The University of Massachusetts Amherst
Robert S. Cox Special Collections & University Archives Research Center
CredoResearch digital collections in Credo

Collecting area: Labor

Tyler, Philemon L., b. 1812

Phileman L. Tyler Daybooks

1841-1852
2 vols. 0.25 linear feet
Call no.: MS 236 bd

The shoemaker, Philemon L. Tyler, was born in Massachusetts in 1812. He and his wife Tersilla, also a native of Massachusetts, settled in New York some time before the birth of their first child in 1838. By 1850, after at least a decade in the village of Springville in the agricultural town of Concord, New York, Tyler had three children, and real estate valued at $4,400.

Daybooks include a record of the prices of boots and shoes, and the method and form of payment (rarely cash, sometimes labor, but often apples, potatoes, chicken, wheat, mutton, pork, beef, hay, and other farm products such as cow hides and calf skins).

Subjects

Barter--New York--Erie County--History--19th centuryBoots--Prices--New York--Erie County--History--19th centuryDebtor and creditor--New York--Erie County--History--19th centuryErie County (N.Y.)--Economic conditions--19th centuryErie County (N.Y.)--Rural conditions--19th centuryHides and skins--New York--Erie County--History--19th centuryShoemakers--New York--Erie County--Economic conditions--19th centuryShoes--Prices--New York--Erie County--History--19th centurySpringville (Erie County, N.Y.)--Economic conditions--19th centurySpringville (Erie County, N.Y.)--Rural conditions--19th century

Contributors

Tyler, Phileman L., 1812-

Types of material

Daybooks
United Auto Workers. District 65 Boston University Local

UAW District 65 Collection

ca.1985
1 folder 0.2 linear feet
Call no.: MS 320

The decision of clerical and technical workers at Boston University to organize with District 65 of the UAW was as rooted in the labor movement as it was in the womens movement. By the early 1970s, office workers at B.U. were dissatsified with working conditions that included — among other grievances — sexual harassment and a classification system that did not value “women’s work.” In 1979 after an intense struggle with the administration, B.U. finally recognized the union and signed their first contract.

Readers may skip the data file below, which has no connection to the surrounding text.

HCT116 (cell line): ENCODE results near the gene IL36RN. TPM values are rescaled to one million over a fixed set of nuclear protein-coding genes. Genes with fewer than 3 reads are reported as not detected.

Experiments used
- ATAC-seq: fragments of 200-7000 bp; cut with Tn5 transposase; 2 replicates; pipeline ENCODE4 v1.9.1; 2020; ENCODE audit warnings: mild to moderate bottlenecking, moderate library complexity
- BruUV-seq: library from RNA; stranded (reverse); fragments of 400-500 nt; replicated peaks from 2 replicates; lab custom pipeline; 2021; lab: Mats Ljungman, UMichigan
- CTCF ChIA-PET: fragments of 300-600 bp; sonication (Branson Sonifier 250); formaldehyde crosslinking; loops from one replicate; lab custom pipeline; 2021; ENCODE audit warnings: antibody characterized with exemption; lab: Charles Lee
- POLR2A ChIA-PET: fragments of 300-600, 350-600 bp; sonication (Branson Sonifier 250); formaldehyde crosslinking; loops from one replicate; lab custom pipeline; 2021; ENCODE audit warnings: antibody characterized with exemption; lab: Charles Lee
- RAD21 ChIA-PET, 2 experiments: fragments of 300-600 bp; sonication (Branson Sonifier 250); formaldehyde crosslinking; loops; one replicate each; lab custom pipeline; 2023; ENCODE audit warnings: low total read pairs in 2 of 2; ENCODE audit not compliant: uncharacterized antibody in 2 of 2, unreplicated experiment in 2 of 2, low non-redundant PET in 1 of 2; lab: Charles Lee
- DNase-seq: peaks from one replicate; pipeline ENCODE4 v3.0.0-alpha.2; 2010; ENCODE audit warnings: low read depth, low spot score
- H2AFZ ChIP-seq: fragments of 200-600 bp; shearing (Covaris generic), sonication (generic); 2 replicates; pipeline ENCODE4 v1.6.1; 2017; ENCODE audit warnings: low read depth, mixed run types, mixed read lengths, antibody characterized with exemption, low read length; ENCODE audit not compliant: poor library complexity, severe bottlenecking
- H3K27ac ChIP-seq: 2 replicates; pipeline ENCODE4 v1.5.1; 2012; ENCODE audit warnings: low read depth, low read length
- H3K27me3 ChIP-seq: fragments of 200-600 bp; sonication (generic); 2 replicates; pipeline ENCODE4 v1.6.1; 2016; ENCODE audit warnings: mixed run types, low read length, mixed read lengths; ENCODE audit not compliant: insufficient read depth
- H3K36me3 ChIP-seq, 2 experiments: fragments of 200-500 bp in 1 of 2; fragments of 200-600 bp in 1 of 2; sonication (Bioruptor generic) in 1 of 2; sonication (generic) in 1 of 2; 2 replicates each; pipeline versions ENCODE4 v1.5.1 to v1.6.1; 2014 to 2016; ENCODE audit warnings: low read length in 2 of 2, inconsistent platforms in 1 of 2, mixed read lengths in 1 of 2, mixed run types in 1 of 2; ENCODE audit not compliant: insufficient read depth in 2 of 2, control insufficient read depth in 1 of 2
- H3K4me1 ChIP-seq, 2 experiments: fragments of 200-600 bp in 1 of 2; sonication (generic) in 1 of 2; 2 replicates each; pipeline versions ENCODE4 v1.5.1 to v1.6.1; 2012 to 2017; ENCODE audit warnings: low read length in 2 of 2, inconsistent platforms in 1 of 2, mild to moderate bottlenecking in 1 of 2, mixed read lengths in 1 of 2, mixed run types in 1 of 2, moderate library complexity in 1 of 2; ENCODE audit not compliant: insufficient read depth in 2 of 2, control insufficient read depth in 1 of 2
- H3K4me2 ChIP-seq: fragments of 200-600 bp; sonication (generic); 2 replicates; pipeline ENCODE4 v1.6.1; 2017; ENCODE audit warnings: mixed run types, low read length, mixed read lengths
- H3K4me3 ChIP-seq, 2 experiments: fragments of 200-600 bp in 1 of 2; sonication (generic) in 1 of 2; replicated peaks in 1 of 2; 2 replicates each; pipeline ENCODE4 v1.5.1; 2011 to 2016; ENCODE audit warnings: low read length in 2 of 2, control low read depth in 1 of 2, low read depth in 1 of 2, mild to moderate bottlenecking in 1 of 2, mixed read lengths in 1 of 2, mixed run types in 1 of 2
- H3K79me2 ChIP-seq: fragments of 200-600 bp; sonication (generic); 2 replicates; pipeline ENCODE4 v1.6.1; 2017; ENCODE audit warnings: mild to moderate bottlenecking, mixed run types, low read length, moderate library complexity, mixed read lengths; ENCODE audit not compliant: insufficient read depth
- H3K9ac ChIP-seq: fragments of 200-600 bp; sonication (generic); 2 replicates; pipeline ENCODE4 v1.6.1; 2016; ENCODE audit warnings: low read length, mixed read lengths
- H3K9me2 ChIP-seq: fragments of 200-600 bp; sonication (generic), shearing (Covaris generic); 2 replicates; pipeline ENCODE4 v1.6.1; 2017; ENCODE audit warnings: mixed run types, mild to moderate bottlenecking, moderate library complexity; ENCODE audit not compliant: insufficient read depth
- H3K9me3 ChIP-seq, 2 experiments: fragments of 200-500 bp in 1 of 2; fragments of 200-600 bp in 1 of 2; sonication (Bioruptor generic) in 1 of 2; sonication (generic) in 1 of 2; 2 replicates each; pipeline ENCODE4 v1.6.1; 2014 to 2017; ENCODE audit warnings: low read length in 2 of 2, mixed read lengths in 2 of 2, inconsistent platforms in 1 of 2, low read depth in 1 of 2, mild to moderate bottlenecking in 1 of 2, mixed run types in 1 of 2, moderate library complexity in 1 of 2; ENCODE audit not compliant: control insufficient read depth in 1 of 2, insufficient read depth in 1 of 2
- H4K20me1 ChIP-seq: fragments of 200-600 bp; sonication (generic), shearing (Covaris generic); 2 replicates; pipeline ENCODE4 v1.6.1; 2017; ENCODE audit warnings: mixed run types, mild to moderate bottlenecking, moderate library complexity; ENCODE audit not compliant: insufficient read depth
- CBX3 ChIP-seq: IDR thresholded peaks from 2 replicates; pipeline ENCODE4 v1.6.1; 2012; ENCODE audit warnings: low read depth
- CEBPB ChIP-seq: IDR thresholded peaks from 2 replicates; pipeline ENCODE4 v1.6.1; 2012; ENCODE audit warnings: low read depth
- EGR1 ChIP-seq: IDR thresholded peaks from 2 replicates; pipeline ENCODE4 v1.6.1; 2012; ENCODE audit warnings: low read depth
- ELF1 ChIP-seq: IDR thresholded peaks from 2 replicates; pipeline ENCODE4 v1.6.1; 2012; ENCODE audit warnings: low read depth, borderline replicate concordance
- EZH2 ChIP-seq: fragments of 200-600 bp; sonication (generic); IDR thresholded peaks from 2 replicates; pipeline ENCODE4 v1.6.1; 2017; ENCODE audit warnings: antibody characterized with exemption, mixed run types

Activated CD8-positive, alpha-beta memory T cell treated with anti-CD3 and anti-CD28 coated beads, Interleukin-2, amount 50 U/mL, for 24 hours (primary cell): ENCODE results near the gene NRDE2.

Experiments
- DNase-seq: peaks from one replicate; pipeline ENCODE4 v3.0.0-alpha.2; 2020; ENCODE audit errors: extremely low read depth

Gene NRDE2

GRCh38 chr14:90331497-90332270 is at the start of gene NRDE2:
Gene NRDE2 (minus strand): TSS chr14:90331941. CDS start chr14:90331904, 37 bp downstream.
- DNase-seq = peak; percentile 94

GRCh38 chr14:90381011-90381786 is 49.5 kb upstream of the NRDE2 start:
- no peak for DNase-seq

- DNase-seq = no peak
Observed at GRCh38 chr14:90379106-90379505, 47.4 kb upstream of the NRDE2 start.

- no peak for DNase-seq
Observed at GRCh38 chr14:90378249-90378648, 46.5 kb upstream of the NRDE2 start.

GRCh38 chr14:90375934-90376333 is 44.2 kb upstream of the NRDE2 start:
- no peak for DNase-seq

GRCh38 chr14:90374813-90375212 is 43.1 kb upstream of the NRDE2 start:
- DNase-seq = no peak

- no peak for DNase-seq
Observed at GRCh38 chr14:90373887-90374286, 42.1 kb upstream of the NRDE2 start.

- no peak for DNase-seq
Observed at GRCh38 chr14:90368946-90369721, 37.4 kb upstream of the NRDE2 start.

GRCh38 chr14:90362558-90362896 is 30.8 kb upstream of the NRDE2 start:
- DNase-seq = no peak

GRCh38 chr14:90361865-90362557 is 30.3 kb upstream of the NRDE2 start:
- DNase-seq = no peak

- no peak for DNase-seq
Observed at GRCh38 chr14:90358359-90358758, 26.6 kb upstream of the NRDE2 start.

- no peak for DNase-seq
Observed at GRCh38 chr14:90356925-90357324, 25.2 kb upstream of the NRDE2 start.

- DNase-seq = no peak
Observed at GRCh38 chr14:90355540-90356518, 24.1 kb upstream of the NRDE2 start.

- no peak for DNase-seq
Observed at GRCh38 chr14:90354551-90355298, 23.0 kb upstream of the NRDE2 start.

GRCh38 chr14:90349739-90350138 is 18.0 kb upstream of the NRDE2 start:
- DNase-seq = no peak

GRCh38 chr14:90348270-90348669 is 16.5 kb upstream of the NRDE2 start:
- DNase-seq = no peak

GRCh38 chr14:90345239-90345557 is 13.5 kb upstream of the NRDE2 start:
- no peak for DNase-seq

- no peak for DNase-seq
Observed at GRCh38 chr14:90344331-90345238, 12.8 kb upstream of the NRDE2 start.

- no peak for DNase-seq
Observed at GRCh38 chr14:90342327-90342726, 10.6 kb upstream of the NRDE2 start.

The collection includes a printed history and videotape documenting unionization activities at Boston University’s Medical Campus.

Gift of Leslie Lomasson

Subjects

Boston University. Medical CampusCollective bargaining--Professions--Massachusetts--BostonCollective labor agreements--Medical personnel --Massachusetts--Boston--HistoryLabor unions--Massachusetts

Contributors

United Automobile, Aircraft, and Vehicle Workers of America. District 65

Types of material

Videotapes
United Brotherhood of Carpenters and Joiners of America

United Brotherhood of Carpenters and Joiners of America Records

1885-1978
57 boxes 30 linear feet
Call no.: MS 110

The first local of the United Brotherhood of Carpenters and Joiners to be founded in western Massachusetts was chartered in 1885 as Springfield Local 96, followed in quick order by locals in Holyoke (390) and Chicopee (685). With the pace of unionization picking up at the turn of the century, the Springfield District Council was established in 1906 to coordinate collective bargaining efforts and apprenticeships, and to enforce work rules in the local construction industry. Holyoke carpenters formed their own District Council soon thereafter. Tthe logic of consolidation and a unified voice eventually led the Springfield locals to consolidate as Local 32 in 1968, which in turn merged with the Holyoke District Council in 1973 to form Local 108.

The records of the Western Massachusetts locals and district councils of the UBCJA documents the rise of unionization among carpenters in the Connecticut River Valley since the 1880s. This collection represents a merger of separate accessions for the District Councils in Springfield (MS 110), the Pioneer Valley (MS 231), and Holyoke (MS 108), along with post-merger records for Local 108. In general, each has been maintained as a distinct series

Subjects

Carpenters--Labor unionsLabor unions--Massachusetts

Contributors

United Brotherhood of Carpenters and Joiners of America
United Brotherhood of Carpenters and Joiners of America. Massachusetts State Council

UBCJA Massachusetts State Council Records

1892-1980
2 boxes 1 linear feet
Call no.: MS 015

One of the largest building trade unions in the U.S., the United Brotherhood of Carpenters and Joiners of America was established in 1881 by a convention of carpenters’ unions. An early member of the American Federation of Labor, the Brotherhood began as a radical organization, but beginning in the 1930s, were typically aligned with the conservative wing of the labor movement.

The records of the Massachusetts State Council of the United Brotherhood of Carpenters and Joiners of America contain reports and other information generated during the union’s annual conventions as well as copies of the constitution and by-laws, handbooks, and histories of the union.

Subjects

Carpenters--Labor unionsLabor unions--Massachusetts

Contributors

United Brotherhood of Carpenters and Joiners of America